These are other areas of UK comparative advantage. The Kenya horticultural sector could benefit by meeting UK certification standards and using technology to boost productivity and traceability.
Refrigerators and tractors
There is a smaller opportunity in refrigerators and tractors, due to UK price competitiveness challenges. However, allied technical services such as refrigeration engineering have strong potential.
Recommendations for increasing 2-way horticultural trade
During the project, the team engaged extensively with UK and Kenyan businesses, investors, government representatives and other stakeholders. These actions were identified as important to boosting the 2-way horticulture exports:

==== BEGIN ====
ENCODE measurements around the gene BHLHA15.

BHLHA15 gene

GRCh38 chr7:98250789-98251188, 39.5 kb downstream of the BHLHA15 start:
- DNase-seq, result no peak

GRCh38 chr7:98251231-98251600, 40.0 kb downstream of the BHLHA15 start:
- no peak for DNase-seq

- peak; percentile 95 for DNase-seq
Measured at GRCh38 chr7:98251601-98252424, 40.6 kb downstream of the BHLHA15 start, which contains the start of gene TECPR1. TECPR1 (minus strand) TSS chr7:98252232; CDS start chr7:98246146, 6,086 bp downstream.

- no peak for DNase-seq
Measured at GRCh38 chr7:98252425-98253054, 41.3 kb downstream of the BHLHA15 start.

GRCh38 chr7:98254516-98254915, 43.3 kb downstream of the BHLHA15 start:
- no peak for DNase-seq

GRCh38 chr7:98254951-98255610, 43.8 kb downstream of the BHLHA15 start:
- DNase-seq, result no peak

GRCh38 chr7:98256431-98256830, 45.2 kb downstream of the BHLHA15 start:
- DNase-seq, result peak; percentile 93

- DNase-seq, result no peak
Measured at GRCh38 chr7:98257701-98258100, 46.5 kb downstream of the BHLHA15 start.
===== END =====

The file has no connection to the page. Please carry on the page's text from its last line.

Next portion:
Horticulture exports from Kenya to the UK
- UK and Kenyan finance institutions should work with existing medium or large scale producers to help scale up large commercial or smart farms with supporting infrastructure. This will support reliably meeting the price, quality, and volume requirements of the UK market
- the Kenyan government should work with logistics businesses and UK and Kenyan finance institutions (for funding) towards addressing market and trade infrastructure bottlenecks (road access, cost of air freight, cold supply chain, port capacity). This will reduce the cost of production and help Kenya become price competitive
- UK and Kenyan finance institutions should help develop value-added products (shelf-stable products) and capabilities eg, processed or powdered vegetables that will not require expensive airfreight to the UK market
- the Kenyan government should designate certified processing zones. This will ensure high quality standards through robust quality checks for fruits like avocados aimed at exports to the UK and beyond